What to Say With Regard to Pay: How to Effectively Negotiate Your Salary
If the company is thriving, there are often two main issues at work stopping you from getting the dollars you deserve – lack of negotiation skills or lack of worthiness. Let’s start with the latter.
Even Cynthia Good, founding editor of Pink Magazine, recently wrote that back when she was a TV reporter and anchor, she found herself quietly accepting her 2-3% raise year after year even though the network was doing well, and she received high ratings and stellar praise from her boss. “Like so many other woman, I didn’t ask for additional money. I was just happy to have the job and didn’t feel my work was worth any more.”
Ladies, this belief system is not serving any of us! If you possess strong skills and abilities, and your performance appraisals or supervisor’s feedback is consistently positive, you are worthy of receiving a salary that reflects your talent. When you accept less, not only are you sabotaging your own financial growth, but you are indirectly hurting every working woman.
For example, in the professional speaking world it’s not uncommon for fewer female speakers to receive top dollar as compared to many of their male colleagues. It has nothing to do with their talent, skills, ability to communicate or make an audience laugh out loud. It simply is because too many female speakers sell themselves short, accept ridiculously reduced fees, and make it more difficult for the rest of us to justify and capture the fee we deserve.
Feeling worthy is an inside job, and the most important job you’ll ever have! Not feeling it? Read inspirational books, journal, visualize and affirm your worthiness to overcome this mindset.
The second major reason women walk away with less than they deserve is due to ineffective negotiation skills. Let’s take a look at a few techniques that can support you in getting more of what you want.
Those of you that attended my negotiation program know I believe in doing your homework, so it’s imperative you research the going rate of your position. Assuming you have, let’s talk about what you can say when you’re face-to-face with the HR Department or your supervisor.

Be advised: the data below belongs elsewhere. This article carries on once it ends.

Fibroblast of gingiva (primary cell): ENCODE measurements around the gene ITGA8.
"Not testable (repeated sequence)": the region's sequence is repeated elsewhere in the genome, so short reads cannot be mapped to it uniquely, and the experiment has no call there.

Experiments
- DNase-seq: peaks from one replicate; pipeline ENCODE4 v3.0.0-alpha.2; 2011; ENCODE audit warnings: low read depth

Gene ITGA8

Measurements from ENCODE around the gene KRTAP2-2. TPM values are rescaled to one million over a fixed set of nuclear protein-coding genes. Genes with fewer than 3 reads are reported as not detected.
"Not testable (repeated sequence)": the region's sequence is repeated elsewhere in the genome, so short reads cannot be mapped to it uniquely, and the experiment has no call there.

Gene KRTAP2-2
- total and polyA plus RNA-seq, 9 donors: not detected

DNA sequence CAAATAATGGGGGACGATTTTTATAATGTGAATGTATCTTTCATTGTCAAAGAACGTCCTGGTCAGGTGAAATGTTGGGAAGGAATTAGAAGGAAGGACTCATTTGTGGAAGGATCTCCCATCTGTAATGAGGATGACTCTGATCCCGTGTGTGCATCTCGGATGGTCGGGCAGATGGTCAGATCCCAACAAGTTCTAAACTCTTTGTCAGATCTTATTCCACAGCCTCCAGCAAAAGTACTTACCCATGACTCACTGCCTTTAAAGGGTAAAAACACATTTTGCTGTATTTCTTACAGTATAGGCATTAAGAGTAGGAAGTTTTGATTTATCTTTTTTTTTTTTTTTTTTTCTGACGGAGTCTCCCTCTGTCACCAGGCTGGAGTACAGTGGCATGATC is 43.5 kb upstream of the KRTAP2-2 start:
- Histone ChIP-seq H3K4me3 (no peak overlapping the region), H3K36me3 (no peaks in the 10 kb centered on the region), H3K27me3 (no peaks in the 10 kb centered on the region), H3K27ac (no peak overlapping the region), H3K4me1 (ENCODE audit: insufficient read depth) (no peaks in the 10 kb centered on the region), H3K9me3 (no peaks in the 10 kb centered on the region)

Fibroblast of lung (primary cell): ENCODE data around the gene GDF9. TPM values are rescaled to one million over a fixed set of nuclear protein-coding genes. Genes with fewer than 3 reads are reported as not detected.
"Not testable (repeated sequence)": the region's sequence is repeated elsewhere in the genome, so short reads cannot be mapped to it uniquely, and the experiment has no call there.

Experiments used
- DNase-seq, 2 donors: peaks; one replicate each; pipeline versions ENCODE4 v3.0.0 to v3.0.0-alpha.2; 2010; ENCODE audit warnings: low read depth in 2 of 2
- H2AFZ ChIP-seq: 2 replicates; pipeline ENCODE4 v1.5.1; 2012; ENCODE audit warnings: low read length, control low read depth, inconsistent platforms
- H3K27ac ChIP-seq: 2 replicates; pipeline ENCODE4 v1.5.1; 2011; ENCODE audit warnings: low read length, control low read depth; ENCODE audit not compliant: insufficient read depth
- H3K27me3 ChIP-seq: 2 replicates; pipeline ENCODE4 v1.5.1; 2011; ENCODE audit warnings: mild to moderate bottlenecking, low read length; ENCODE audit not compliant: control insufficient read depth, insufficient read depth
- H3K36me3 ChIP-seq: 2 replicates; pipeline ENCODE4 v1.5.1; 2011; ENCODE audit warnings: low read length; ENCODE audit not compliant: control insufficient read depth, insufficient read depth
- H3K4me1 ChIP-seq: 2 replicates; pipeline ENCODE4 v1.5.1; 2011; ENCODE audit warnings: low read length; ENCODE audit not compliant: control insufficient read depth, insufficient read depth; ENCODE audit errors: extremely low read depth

Think about what’s important to the company’s bottom line: Increased income, decreased expenses and solid customer service. Since you need factual back-up to justify your fee, decide what measurable contributions you’ve made over the past year in each of those areas. For example, “Mr. Jones, I like contributing to this company, and I also recognize that the company is benefiting from my ability to support multiple supervisors without additional help, locate vendors to reduce costs by 3%, and serve as an effective liaison with external clients. Given my contributions, I am asking for a 15% raise.”
Negotiating for a new position? When a future employer asks you what type of salary you’re looking for, and you’re unsure of their range, try to postpone stating an exact fee. In fact, it’s best to delay talking about salary until you have a firm offer in hand. If that isn’t possible, say, “I’m most interested in working for this company, and I believe I have a lot to offer. I’m sure we can work together to find a salary we can both agree on.” If pressed again, simply state a range of what you want with the low end reflecting what you’d be thrilled to receive.
If the employer says, “Our range is between $45,000 and $50,000,” say, “I was hoping for between $50,000 and $55,000.” Or you may ask, “Where does that offer fall within the range for similar positions in the company?” Or, simply repeat the amount out loud, “Mmm, $50,000.” This technique alone often subtlety states their need to do better.
If the offer is too low, say, “Based on my understanding of the position, and the skills and experience I bring, I feel I am worth $___ more than you’re offering me.” After that, zip it. Get comfortable with the quiet – it’s making you money!
What has Cynthia Good observed now that she’s in the position to dole out the raises? The men use “every opportunity to remind us of their accomplishments and their need for another raise.” And now that she’s coaching the woman on her team, they are too!
If you would like to learn more, check out my latest program, “The Truth About Negotiation: 7 Strategies for Success” (2 audio CD’s) on my website at www.SpeakYourTruth.com/store/